Admiralty Islands, Lord Howe Island. Part of the EAST exhibition by ND5 currently
on at Maud Creative gallery in Newstead, Brisbane.
Do you know what a great print really looks like? What should your blacks look like? How sharp and clear should it appear? Is it okay to push the colours, or are pastels a better fit?
Creating a print is what photography is all about. A lot of people start with digital cameras and their iPads or computer monitors, but once they see their images as a beautiful print, their aims and aspirations change. Immediately and for the better. Prints are wonderful! (And I admit I am biased.)
At the ND5 workshop in Brisbane (which will be repeated in Melbourne on the Sunday after Easter), I listened to Les Walkling talk about exhibitions and how he attains optimum print quality. Les also described how he learnt what a great print looked like and I'd like to paraphrase his explanation.
One of the greatest modernist photographers is Edward Weston. When you see an original Weston print, there is a presence and a luminosity about it that is transcendental. While working in America, Les would sneak into the public galleries early in the morning and, when no one was looking, hold up one of his prints next to one of Weston's. This would soon show him whether or not his print was on the right track. He says he did this for several weeks until he finally produced a single print he was happy with.
Les also talks about holding up his hand in front of a print. If your hand looks more alive than the print, you have failed. It's only when your hand looks like a lump of lifeless meat in comparison to your print that you know you have succeeded.
Now, I'm sure I have got these stories slightly wrong, but the message I took away was that we need to look at original prints to really understand what a great photograph looks like. The internet and photography books are great, but they are not as educational as the real thing.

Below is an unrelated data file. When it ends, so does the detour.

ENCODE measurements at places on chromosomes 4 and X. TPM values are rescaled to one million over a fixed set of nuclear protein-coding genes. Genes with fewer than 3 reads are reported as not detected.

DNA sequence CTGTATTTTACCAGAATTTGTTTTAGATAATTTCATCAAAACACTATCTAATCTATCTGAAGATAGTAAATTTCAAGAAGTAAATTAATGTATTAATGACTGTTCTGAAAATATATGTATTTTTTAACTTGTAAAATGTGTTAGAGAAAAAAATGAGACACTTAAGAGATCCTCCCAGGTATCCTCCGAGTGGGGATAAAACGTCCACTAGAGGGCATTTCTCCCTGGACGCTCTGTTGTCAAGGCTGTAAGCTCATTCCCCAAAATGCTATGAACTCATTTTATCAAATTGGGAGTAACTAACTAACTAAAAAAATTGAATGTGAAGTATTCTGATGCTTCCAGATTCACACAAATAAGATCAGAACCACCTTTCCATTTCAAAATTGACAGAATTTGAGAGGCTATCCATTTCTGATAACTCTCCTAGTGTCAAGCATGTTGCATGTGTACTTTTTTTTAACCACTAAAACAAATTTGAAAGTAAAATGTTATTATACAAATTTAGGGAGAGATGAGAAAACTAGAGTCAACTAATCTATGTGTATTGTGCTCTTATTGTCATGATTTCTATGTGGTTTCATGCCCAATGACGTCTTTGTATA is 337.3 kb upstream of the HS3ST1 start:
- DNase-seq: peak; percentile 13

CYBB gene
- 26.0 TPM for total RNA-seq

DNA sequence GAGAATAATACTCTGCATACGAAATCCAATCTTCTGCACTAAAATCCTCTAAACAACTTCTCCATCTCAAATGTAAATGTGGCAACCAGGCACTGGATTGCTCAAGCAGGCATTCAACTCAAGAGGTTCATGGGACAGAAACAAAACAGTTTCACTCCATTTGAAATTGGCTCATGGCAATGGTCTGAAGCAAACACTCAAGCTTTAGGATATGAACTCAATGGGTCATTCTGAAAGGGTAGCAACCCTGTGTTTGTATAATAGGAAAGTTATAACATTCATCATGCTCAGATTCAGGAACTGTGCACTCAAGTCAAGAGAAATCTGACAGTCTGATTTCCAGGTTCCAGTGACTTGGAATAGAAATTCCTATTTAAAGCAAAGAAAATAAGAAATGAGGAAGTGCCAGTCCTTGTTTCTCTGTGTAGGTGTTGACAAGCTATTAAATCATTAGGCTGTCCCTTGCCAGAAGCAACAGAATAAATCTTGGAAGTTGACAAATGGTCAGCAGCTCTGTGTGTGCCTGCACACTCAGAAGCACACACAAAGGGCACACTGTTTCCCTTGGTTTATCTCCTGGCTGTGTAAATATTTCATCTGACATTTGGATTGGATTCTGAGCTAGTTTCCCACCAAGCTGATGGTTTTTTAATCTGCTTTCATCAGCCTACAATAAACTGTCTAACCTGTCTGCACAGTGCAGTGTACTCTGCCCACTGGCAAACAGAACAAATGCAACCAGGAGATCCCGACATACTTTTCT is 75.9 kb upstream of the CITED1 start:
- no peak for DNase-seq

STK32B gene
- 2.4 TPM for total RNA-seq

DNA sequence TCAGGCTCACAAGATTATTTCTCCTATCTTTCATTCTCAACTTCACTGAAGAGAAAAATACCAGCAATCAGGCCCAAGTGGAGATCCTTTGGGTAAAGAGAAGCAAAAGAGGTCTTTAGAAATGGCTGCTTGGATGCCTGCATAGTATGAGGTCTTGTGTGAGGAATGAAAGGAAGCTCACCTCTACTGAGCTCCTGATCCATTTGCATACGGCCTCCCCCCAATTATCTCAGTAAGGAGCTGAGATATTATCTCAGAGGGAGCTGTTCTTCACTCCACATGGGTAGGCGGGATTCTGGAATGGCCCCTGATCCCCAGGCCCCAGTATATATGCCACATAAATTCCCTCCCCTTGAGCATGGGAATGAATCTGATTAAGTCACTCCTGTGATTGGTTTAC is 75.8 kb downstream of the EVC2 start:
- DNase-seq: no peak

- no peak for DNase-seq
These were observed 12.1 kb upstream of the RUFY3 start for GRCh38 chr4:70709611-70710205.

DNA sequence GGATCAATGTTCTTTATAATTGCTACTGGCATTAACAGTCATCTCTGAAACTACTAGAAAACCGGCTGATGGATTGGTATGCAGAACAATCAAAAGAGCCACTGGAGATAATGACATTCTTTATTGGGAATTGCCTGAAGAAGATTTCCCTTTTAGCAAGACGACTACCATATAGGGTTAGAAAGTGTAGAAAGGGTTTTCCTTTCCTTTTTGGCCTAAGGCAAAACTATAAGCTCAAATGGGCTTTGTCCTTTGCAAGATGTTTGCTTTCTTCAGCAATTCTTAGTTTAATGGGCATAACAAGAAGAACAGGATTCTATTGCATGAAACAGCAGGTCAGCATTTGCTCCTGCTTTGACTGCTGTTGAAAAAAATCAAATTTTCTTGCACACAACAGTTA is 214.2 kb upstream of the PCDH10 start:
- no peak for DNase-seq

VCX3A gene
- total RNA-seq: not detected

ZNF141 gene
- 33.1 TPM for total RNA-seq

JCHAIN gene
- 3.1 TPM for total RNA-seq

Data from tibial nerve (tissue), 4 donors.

So, how do you get to see a great print? Here are two suggestions. First, visit a gallery. Wow! That was easy! Check out the programs online at your major and regional galleries first as they have a range of photography shows throughout the year. Not all shows are by 'photographers', so be picky about who you use as a role model.
Second, come along to the next ND5 workshop in Melbourne and you will receive an A3 original print by one of the ND5 photographers. While some people may choose to frame and hang it, its intended purpose is for you to inspect and study. It will be an original print on Canson paper using Epson pigment inks, signed and embossed, but more importantly, you can get an idea of the fundamental building blocks of what makes a great print great.
The value of one of these prints is several hundred dollars, but we're including it in the $195 attendance fee. The seminar is on Sunday 12 April at the Monash Gallery of Art in Melbourne. For full details, click here or visit the Better Photography website and look in the shop under Workshops.
(And attendees at our Brisbane workshop should expect a surprise in the mail in a couple of weeks - we didn't forget you!)